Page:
In today’s 24-hour news cycle, profiles of successful large companies led by celebrity CEOs and managed by large boards of directors often dominate the headlines. In fact, many of these now-large companies started very small—and others started as an “all in the family” operation.
Family businesses are important for the U.S. economy. 2018 data from SCORE, a network of business mentors, shows family businesses (“operated by two or more family members, with majority ownership in the family”) employed 60% of the U.S. workforce and generated 64% of the gross domestic product.
The same survey shows 74% of family-owned businesses reported having strong values and positive company culture—yet they face challenges with succession. According to SCORE, just 13% of family businesses remained in the family more than 60 years.
Plan for succession
Successful transitions of family businesses from one generation to the next can be tough. Bridget Weston, acting CEO of SCORE, suggests you think about four things as you prepare.
1. Embrace your family’s business history. Weston says it’s imperative not only to know and understand the financial history and challenges, but also to consider the original vision and goals and how they are a pathway for growth for the next generation.
2. Consider the future. Succession planning will help you think about the business beyond tomorrow and for years to come.
3. Communicate plans. Weston recommends communicating to all, especially if you plan to add new technology or implement new ideas for growth. Doing so ensures everyone is on the same page and understands your intentions and rationale.
4. Be sensitive. Change is tough for every generation, reminds Weston. If you’re taking over a business and changing anything about how it’s managed, think about how those changes will impact those who managed before you.
Effects of nepotism
In succession and promotions, consider the effects of nepotism or favoritism toward family members or friends. Ensure any hiring of family members or friends is ethical—and with merit. Family business consultant David Bork writes about what he calls “good nepotism”—essentially ensuring the individual who is hired or promoted deserves it and holds the same values as current leaders or employees.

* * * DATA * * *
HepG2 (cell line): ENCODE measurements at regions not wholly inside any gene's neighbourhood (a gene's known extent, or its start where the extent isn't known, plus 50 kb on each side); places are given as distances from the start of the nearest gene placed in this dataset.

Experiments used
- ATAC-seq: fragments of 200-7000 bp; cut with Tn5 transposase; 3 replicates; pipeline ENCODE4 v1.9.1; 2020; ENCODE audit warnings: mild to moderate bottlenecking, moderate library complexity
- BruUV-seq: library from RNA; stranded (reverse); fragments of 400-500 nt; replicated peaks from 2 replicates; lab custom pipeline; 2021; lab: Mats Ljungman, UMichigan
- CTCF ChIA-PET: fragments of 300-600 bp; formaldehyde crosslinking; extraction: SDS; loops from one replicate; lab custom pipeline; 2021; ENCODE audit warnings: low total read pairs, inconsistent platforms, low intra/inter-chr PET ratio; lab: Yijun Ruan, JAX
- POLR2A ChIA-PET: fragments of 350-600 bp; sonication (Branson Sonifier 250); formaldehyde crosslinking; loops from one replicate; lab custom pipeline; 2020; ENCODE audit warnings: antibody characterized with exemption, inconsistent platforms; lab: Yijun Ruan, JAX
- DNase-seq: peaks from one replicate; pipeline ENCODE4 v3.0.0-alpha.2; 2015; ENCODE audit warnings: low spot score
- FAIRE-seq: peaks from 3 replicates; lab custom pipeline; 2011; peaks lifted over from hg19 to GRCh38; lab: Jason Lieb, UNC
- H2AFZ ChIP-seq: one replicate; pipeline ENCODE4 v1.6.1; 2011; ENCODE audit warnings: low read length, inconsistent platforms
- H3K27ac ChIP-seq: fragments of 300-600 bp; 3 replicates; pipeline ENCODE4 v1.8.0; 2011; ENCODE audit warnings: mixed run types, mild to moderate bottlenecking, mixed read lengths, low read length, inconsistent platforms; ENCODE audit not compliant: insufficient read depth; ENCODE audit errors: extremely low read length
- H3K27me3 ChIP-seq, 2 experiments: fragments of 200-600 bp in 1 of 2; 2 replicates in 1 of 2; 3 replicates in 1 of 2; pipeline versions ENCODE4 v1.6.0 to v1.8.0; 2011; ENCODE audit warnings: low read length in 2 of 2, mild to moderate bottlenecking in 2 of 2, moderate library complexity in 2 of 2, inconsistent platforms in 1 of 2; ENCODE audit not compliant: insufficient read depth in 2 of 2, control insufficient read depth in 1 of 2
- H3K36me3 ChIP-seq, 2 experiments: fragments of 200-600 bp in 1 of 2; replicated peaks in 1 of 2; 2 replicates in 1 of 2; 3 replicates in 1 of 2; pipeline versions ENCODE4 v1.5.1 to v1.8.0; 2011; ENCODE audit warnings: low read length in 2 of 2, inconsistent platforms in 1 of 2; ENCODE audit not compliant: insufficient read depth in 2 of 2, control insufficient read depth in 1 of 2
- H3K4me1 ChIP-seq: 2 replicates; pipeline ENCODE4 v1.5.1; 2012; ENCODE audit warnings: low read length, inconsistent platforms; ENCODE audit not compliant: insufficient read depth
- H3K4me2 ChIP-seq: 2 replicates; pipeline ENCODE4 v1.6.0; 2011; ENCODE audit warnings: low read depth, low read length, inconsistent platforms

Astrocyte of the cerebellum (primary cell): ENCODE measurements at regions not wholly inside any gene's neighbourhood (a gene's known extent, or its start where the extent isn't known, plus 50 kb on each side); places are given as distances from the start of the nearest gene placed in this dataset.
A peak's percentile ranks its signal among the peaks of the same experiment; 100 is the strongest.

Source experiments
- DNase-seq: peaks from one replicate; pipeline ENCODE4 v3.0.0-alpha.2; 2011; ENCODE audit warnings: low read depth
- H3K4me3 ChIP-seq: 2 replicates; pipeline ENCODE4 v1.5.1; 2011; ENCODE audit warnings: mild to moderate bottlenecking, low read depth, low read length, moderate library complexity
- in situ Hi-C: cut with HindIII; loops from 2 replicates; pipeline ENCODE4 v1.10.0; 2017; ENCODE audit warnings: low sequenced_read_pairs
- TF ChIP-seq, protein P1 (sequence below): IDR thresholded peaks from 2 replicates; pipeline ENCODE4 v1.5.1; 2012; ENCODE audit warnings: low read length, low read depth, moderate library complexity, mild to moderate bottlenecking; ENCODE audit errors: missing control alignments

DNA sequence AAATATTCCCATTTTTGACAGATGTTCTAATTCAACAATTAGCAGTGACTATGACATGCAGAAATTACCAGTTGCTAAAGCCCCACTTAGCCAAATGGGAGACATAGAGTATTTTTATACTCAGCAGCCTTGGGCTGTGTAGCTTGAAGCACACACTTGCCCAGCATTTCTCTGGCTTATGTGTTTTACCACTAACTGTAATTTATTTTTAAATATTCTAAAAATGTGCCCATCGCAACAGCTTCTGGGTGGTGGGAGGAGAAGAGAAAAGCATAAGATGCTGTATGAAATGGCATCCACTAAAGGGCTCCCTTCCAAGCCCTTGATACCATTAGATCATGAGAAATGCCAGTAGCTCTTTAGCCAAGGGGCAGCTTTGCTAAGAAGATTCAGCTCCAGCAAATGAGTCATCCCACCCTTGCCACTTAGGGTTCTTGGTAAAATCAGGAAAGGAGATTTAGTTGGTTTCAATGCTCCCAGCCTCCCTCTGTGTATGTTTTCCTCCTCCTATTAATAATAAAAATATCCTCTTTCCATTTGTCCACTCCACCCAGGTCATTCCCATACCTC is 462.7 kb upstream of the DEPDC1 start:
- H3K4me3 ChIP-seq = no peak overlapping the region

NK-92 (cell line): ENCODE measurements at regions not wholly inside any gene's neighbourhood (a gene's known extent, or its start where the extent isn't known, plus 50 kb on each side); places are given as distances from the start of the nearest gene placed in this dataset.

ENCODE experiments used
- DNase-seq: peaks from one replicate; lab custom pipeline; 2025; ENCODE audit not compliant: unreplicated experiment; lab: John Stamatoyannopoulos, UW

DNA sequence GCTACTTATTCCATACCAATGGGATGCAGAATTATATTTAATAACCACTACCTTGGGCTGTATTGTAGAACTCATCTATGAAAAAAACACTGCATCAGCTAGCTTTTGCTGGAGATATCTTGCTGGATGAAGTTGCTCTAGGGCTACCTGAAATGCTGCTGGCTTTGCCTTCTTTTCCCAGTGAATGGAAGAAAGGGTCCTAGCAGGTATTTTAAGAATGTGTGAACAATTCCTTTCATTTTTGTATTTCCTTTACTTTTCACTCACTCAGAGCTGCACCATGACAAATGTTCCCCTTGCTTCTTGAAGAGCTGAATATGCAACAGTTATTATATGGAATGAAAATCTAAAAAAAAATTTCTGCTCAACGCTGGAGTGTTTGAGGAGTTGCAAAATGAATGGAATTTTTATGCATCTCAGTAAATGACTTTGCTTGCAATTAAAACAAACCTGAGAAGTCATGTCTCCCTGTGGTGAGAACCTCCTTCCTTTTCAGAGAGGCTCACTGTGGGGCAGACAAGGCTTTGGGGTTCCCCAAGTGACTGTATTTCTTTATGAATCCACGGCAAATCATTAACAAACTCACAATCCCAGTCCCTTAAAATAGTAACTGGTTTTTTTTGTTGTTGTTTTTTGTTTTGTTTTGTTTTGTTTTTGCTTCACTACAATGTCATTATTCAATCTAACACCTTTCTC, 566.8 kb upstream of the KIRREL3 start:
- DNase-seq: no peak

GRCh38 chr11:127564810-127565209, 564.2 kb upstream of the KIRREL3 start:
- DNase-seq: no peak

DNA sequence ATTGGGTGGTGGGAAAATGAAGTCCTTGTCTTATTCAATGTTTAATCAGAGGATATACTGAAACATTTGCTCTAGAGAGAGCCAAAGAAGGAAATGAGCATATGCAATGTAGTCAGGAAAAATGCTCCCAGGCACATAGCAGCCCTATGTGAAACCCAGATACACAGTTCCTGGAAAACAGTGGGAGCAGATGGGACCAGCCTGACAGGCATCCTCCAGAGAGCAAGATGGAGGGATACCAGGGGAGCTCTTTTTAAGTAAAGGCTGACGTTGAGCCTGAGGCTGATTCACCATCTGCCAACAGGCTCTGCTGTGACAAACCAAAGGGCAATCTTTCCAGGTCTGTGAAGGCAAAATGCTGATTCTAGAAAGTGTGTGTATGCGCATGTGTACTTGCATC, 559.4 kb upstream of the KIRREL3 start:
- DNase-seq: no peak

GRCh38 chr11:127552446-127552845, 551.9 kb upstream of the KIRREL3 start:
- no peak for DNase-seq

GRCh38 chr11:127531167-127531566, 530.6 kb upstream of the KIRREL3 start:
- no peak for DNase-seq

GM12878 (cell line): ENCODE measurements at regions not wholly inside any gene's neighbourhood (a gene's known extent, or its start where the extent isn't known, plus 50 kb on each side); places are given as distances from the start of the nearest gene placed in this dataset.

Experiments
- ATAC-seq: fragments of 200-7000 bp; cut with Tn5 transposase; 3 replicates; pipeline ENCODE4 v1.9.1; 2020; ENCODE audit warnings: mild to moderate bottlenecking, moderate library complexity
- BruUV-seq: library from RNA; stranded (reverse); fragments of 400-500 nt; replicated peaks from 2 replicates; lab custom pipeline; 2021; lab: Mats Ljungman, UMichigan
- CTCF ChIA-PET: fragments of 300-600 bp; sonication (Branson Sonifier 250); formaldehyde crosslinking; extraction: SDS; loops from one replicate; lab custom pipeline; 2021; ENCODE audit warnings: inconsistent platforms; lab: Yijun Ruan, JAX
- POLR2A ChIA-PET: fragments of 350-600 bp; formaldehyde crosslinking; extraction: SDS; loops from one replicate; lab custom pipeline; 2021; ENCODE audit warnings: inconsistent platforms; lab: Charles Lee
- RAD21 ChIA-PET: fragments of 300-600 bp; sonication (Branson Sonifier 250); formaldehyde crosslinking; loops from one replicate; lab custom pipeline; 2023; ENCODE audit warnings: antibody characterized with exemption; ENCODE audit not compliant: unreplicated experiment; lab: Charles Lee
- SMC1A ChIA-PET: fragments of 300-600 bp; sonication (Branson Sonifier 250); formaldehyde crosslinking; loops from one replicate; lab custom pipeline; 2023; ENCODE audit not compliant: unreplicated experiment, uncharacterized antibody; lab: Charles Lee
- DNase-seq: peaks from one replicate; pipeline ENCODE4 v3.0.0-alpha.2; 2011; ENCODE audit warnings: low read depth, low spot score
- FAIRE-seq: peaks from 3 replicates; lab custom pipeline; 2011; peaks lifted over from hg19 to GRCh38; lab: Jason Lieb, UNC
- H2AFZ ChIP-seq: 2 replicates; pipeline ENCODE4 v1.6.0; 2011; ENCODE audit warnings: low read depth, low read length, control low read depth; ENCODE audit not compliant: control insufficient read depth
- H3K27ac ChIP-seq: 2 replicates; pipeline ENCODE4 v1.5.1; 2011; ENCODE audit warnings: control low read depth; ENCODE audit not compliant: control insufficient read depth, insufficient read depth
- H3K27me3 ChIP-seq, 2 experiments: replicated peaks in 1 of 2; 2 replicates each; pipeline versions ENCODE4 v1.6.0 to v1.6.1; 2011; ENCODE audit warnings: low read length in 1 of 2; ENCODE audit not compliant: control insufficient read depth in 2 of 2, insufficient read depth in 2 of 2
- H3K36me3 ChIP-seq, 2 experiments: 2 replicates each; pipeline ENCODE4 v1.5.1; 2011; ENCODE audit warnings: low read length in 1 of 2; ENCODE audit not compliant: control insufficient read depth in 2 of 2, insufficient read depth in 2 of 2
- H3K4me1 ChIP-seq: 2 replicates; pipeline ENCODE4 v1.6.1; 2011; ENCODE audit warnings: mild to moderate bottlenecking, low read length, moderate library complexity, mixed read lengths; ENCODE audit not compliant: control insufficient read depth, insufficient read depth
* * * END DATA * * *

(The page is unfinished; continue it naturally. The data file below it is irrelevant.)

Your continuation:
The good news is that nepotism in family business can be and often is beneficial. Wayne Rivers, president of the Family Business Institute, wrote that you must remember several cautions when hiring relatives: Promote and give raises on merit. Enforce all policies fairly. Don’t give entitlements to employees just because they’re related. Perhaps most difficult? Be willing to fire a family member just as you would a non-family member.
There’s also always the question of how to handle a disagreement in a family business. It’s easy to bicker around the table at a holiday meal or complain about your family member to a sibling or spouse. But in a family business, how do you manage the personal side when it’s blended with business? Where is the separation? What about those who work for you who aren’t in the family?
Despite best intentions, ongoing disagreements and family feuds are not fun and games and can turn into a full-on Hatfield-and-McCoy disaster.
Business is personal. And in a family business, even more emotions might be tied to an issue than in a business where no one is related. In their article on conflict resolution, Frank E.A. Sander and Robert C. Bordone discuss guidelines for negotiating in a family business. One of those guidelines? Striving for transparency. They recommend acknowledging challenges and emotions—and addressing difficult issues upfront. They also recommend consulting a neutral adviser if needed.
The job of operating a family-owned business can be complicated but productive when there is a concerted focus on common interests, objective conflict-resolution strategies, and fair hiring and promotion practices.•
Westerhaus-Renfrow is a clinical assistant professor of business law and management at IU Kelley School of Business at IUPUI.